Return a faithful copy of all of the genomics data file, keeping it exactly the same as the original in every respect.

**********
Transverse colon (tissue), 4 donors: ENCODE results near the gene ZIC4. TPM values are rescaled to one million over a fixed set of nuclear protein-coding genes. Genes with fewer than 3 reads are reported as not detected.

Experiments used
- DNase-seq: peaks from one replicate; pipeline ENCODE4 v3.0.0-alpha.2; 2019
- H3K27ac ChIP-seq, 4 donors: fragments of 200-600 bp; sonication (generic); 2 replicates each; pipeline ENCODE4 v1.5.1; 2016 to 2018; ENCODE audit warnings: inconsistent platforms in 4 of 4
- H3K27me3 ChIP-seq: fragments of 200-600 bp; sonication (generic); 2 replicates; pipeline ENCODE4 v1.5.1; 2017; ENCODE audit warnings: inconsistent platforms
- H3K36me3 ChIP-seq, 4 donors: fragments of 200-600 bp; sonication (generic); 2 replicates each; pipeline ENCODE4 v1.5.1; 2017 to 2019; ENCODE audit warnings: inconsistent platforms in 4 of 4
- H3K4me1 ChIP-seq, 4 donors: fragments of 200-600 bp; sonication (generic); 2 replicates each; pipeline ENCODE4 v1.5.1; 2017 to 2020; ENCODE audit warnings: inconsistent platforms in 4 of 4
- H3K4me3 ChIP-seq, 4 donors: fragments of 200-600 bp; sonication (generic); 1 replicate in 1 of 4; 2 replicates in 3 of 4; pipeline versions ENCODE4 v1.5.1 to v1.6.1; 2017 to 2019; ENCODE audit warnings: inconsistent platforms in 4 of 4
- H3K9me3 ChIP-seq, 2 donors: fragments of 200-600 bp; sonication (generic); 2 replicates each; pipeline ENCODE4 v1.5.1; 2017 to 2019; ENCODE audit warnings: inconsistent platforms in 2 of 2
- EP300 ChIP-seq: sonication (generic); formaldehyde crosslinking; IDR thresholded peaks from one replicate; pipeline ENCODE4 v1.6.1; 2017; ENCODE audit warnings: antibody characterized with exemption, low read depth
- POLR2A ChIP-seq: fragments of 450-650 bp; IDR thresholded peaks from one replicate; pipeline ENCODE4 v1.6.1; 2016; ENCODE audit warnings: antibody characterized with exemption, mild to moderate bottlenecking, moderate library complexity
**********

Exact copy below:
Transverse colon (tissue), 4 donors: ENCODE results near the gene ZIC4. TPM values are rescaled to one million over a fixed set of nuclear protein-coding genes. Genes with fewer than 3 reads are reported as not detected.

Experiments used
- DNase-seq: peaks from one replicate; pipeline ENCODE4 v3.0.0-alpha.2; 2019
- H3K27ac ChIP-seq, 4 donors: fragments of 200-600 bp; sonication (generic); 2 replicates each; pipeline ENCODE4 v1.5.1; 2016 to 2018; ENCODE audit warnings: inconsistent platforms in 4 of 4
- H3K27me3 ChIP-seq: fragments of 200-600 bp; sonication (generic); 2 replicates; pipeline ENCODE4 v1.5.1; 2017; ENCODE audit warnings: inconsistent platforms
- H3K36me3 ChIP-seq, 4 donors: fragments of 200-600 bp; sonication (generic); 2 replicates each; pipeline ENCODE4 v1.5.1; 2017 to 2019; ENCODE audit warnings: inconsistent platforms in 4 of 4
- H3K4me1 ChIP-seq, 4 donors: fragments of 200-600 bp; sonication (generic); 2 replicates each; pipeline ENCODE4 v1.5.1; 2017 to 2020; ENCODE audit warnings: inconsistent platforms in 4 of 4
- H3K4me3 ChIP-seq, 4 donors: fragments of 200-600 bp; sonication (generic); 1 replicate in 1 of 4; 2 replicates in 3 of 4; pipeline versions ENCODE4 v1.5.1 to v1.6.1; 2017 to 2019; ENCODE audit warnings: inconsistent platforms in 4 of 4
- H3K9me3 ChIP-seq, 2 donors: fragments of 200-600 bp; sonication (generic); 2 replicates each; pipeline ENCODE4 v1.5.1; 2017 to 2019; ENCODE audit warnings: inconsistent platforms in 2 of 2
- EP300 ChIP-seq: sonication (generic); formaldehyde crosslinking; IDR thresholded peaks from one replicate; pipeline ENCODE4 v1.6.1; 2017; ENCODE audit warnings: antibody characterized with exemption, low read depth
- POLR2A ChIP-seq: fragments of 450-650 bp; IDR thresholded peaks from one replicate; pipeline ENCODE4 v1.6.1; 2016; ENCODE audit warnings: antibody characterized with exemption, mild to moderate bottlenecking, moderate library complexity